Book review: “Boulder” by Eva Baltasar

ROCK, by Eva Baltasar. Translated by Julia Sanches.


In “Boulder,” the second novel in a triptych exploring the lives of women in first-person perspective, Spanish poet and writer Eva Baltasar introduces us to a horny, chain-smoking cook working on a merchant ship off the coast of southern Chile. Silence comes as easily as rough seas to our restless protagonist, until she meets and falls in love with Samsa, a woman who affectionately nicknames her “Boulder.”

Boulder isn’t a fan of structure and will likely erupt in ecstasy if he ever gets a daily planner. Boulder gives up his life at sea for a small apartment in Reykjavik, where the couple moves after Samsa accepts a job offer. While Samsa works 10 hour days, Boulder struggles to adjust to the routine of a daily life that is at odds with her comforting solitude. Yet the language of desire never stops vibrating from the page; Baltasar mines the mundane for gold and offers those nuggets—those morsels of intimacy—in a way that grabs and fills. They’re enough to make Boulder stay, even if they remove her from a life without shackles.

But what happens when her love of samsa and her longing for freedom – an already precarious balance for Boulder – collide? After almost eight years together and nearly 40, Samsa decides she wants a child. To the she to have a child For Boulder, this is an anchor, once thrown, that cannot be recovered, but she is afraid of losing Samsa. “I’m not telling her I don’t want to be a mother.”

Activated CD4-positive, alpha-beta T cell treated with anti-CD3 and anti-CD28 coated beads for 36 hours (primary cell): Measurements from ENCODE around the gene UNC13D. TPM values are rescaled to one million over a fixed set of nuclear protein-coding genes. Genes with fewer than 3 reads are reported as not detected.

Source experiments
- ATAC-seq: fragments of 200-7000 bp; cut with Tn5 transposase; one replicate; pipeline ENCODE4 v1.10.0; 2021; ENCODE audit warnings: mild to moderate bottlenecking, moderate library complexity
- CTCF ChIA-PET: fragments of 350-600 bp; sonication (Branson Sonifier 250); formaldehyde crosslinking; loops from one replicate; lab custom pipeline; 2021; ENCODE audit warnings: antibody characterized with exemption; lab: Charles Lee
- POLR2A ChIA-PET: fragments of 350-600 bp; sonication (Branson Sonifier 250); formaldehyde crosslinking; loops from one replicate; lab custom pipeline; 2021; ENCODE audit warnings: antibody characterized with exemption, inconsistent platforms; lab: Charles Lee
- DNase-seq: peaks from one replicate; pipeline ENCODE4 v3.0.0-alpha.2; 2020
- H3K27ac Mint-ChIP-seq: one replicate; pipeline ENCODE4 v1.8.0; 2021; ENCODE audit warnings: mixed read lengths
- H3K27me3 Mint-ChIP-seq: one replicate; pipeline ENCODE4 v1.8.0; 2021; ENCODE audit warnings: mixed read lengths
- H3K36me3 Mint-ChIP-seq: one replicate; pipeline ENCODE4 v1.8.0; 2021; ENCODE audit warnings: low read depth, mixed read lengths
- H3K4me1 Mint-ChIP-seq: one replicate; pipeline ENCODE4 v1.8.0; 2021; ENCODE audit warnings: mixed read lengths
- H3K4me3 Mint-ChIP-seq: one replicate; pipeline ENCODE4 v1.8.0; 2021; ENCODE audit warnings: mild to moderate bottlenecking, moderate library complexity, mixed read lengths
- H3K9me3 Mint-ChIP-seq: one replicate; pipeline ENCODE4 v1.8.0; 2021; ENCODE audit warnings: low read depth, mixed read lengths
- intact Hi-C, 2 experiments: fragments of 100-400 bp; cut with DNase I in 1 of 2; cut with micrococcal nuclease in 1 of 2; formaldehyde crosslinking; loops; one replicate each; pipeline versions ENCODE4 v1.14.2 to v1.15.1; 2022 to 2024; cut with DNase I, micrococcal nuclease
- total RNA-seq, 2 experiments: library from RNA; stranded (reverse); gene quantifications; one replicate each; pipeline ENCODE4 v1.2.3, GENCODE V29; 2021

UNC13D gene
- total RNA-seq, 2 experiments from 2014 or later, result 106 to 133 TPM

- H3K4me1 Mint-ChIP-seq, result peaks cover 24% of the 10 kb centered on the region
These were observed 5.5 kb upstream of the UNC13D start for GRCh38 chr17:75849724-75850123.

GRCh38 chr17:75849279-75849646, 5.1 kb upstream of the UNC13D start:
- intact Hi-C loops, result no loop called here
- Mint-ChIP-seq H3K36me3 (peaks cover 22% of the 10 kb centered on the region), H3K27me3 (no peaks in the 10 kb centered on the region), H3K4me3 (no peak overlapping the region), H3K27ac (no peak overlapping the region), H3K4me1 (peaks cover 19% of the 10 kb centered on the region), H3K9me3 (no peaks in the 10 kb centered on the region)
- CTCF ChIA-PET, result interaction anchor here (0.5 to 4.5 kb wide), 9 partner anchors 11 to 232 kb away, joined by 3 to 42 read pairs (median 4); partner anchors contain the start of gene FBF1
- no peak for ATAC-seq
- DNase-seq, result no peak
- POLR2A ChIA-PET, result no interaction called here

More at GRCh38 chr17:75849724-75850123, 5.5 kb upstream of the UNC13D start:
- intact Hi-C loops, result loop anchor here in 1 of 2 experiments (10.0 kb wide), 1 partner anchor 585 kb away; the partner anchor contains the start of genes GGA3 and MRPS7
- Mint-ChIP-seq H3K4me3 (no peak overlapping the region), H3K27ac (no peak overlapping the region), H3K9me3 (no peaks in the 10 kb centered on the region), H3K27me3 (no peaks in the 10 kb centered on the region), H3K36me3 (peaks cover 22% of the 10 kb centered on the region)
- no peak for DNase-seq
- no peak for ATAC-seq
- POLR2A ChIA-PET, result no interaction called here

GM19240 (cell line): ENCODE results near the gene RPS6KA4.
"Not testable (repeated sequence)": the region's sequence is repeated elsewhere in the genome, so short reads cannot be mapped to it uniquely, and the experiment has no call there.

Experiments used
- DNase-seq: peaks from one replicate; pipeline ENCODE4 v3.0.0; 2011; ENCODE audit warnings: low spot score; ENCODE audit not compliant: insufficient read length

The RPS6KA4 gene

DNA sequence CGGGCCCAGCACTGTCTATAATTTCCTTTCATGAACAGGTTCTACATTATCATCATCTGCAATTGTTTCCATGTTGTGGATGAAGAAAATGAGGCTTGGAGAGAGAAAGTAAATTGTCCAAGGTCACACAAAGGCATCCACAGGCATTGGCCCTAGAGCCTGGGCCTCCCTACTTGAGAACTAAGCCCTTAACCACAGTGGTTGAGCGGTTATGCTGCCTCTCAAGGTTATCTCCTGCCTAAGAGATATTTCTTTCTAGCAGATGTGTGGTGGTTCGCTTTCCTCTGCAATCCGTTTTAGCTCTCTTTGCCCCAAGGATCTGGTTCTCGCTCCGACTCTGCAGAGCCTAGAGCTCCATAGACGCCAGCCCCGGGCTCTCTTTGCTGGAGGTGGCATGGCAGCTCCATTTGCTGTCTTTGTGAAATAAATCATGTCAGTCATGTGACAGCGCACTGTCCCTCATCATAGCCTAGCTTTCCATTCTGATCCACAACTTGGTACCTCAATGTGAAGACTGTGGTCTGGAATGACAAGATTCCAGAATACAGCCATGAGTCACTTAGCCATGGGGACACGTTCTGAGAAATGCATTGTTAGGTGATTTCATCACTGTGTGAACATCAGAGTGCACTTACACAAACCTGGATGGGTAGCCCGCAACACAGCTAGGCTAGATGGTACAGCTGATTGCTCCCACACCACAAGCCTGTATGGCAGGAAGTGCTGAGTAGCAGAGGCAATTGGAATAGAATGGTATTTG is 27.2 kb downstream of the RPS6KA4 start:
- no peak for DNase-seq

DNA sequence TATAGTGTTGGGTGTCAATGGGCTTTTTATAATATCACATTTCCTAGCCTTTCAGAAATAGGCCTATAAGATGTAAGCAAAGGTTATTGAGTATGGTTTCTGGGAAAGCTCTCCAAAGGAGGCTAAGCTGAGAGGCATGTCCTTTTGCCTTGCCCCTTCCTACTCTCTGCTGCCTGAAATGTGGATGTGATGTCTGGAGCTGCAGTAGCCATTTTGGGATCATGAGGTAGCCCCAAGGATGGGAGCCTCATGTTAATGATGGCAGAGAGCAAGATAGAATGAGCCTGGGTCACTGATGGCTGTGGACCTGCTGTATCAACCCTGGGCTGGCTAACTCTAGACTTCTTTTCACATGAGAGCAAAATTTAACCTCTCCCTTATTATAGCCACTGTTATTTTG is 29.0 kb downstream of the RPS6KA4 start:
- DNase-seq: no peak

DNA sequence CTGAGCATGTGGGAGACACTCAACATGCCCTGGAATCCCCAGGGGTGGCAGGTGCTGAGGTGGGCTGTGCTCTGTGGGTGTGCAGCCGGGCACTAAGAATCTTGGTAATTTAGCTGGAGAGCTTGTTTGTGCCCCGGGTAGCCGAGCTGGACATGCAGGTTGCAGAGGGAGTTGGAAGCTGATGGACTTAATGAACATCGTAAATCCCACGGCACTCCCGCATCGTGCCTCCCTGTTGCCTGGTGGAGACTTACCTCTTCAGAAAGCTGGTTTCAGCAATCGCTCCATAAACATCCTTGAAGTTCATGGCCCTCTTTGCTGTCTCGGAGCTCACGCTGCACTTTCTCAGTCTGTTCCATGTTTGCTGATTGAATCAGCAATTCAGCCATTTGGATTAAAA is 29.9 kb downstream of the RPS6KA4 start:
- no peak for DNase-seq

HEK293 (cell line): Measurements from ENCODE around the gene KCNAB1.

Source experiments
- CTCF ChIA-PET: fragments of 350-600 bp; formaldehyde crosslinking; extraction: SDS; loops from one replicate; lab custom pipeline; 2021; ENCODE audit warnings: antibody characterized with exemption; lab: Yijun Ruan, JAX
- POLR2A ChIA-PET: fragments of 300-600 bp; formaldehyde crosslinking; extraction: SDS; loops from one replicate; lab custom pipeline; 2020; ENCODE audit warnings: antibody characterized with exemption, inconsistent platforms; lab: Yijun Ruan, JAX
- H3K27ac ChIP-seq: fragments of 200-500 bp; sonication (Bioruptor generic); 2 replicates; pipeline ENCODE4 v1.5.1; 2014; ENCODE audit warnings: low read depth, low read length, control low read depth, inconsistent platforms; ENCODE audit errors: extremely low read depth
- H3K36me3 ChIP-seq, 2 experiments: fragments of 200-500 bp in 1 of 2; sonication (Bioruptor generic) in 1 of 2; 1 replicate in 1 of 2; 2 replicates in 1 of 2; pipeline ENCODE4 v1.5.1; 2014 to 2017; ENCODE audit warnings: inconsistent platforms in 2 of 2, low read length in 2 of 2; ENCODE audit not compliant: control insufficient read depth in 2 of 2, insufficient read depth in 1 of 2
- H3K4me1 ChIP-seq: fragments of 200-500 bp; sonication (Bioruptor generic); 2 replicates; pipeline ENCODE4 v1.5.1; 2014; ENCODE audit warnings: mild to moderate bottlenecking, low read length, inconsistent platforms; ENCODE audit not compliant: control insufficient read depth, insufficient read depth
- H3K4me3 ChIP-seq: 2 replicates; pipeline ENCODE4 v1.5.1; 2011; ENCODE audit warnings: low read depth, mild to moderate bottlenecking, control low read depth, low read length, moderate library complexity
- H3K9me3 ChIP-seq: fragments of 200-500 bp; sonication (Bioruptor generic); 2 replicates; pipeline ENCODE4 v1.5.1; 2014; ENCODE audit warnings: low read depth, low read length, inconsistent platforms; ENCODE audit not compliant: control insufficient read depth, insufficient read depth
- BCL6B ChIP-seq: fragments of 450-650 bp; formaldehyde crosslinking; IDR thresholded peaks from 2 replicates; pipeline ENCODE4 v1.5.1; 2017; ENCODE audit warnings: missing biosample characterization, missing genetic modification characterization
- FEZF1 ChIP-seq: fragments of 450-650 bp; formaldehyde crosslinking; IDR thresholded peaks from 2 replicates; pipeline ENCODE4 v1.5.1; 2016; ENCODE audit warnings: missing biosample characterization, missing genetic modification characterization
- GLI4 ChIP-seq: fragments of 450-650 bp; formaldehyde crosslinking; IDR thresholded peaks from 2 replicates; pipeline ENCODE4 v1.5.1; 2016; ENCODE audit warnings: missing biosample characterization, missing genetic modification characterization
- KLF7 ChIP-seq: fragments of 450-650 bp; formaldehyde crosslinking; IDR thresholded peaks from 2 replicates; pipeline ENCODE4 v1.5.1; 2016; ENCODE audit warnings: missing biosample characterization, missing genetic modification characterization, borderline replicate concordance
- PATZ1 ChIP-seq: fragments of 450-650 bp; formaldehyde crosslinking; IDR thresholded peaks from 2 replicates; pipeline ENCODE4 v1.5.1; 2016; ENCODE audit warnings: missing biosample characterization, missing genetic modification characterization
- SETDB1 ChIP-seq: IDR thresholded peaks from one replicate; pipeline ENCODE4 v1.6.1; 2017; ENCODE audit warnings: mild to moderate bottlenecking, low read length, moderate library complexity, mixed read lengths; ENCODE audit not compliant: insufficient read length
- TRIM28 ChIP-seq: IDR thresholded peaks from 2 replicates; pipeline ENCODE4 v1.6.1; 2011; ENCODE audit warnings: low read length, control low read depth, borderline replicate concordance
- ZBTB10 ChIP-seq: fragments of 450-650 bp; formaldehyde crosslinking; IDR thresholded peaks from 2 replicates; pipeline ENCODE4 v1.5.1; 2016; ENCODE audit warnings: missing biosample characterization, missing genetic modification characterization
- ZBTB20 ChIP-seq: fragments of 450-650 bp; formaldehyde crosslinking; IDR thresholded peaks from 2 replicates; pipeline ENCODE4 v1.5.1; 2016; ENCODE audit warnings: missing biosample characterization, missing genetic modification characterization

As Samsa prepares her body for the birth—vitamins, hormones, injections, blood tests, antenatal classes, prenatal aquatics—Boulder watches as her partner transforms into a total stranger: “There’s nothing left of her for me, she’s transformed. She begins to question her place in Samsa’s life and allays her fears with Brennivín at a local pub. Samsa gives birth to a baby girl, Tinna, and Boulder finds himself outside looking inside.

While motherhood comes naturally to Samsa, Boulder feels like the cans hauling a newlywed’s getaway car: “It has nothing to do with me; I was exiled.” The emptiness that Boulder feels begins to consume her, and soon she seeks solace in the company of another woman, a regular who comes to her food truck for lunch.

Their tryst is just ending when Boulder begins to feel trapped by her new lover’s demands for domesticity. At the same time, the physical proximity to Tinna – holding her, feeding her, dancing with her in the mornings of the one day of the week that Samsa tries to cram all of her free time into – evokes a novelty and strangeness to Boulder surrenders the intimacy. Despite the repression and separation endured by a delightfully complex protagonist whose anxiety-induced quips would surely kill on Twitter, the novel tugs at your heart. Boulder isn’t a mother or a mother, but plants roots in the space between the noun and the verb. Motherhood changed Boulder, just not hers – and therein lies the source of the novel’s appeal.

In Sanches’ translation, Baltasar conjures up a version of motherhood that eschews the word. Instead, it is an approximation that asks us to move away from scholarly language, from the exact. And maybe it shouldn’t have a name; Maybe some things – like love – are hard to define.


Greg Mania is the author of the memoir Born to Be Public.


ROCK, by Eva Baltasar | Translated by Julia Sanches | 112 p. | And Other Stories | Paper, $17.95

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